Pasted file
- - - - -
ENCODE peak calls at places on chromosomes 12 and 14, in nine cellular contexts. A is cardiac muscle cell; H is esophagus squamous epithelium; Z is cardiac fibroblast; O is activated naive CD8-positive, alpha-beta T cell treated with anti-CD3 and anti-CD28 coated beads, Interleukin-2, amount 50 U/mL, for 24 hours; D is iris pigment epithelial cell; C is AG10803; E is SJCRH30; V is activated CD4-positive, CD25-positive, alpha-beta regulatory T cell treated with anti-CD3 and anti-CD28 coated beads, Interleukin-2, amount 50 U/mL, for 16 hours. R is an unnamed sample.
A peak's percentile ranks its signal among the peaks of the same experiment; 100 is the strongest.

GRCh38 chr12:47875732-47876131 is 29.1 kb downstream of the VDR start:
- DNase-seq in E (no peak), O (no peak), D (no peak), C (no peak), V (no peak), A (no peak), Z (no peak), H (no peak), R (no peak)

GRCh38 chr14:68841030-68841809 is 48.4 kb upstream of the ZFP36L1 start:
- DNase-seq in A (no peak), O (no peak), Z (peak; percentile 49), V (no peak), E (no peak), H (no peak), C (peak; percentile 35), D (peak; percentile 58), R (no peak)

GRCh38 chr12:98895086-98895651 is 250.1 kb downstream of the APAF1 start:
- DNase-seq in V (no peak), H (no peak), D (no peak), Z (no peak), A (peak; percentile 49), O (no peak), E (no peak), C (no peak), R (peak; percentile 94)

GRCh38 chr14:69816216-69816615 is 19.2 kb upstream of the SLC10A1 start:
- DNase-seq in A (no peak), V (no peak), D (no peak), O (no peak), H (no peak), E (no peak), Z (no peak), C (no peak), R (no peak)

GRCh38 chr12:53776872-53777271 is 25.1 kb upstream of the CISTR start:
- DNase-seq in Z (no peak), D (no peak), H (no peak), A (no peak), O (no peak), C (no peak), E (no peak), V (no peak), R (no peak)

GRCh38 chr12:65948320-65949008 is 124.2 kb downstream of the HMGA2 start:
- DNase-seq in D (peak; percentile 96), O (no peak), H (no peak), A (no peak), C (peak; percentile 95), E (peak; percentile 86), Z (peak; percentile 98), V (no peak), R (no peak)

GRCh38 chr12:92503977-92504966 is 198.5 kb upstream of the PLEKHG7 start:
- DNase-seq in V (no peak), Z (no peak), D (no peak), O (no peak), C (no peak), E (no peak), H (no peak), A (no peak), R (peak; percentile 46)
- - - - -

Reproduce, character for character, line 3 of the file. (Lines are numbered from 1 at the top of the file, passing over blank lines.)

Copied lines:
GRCh38 chr12:47875732-47876131 is 29.1 kb downstream of the VDR start: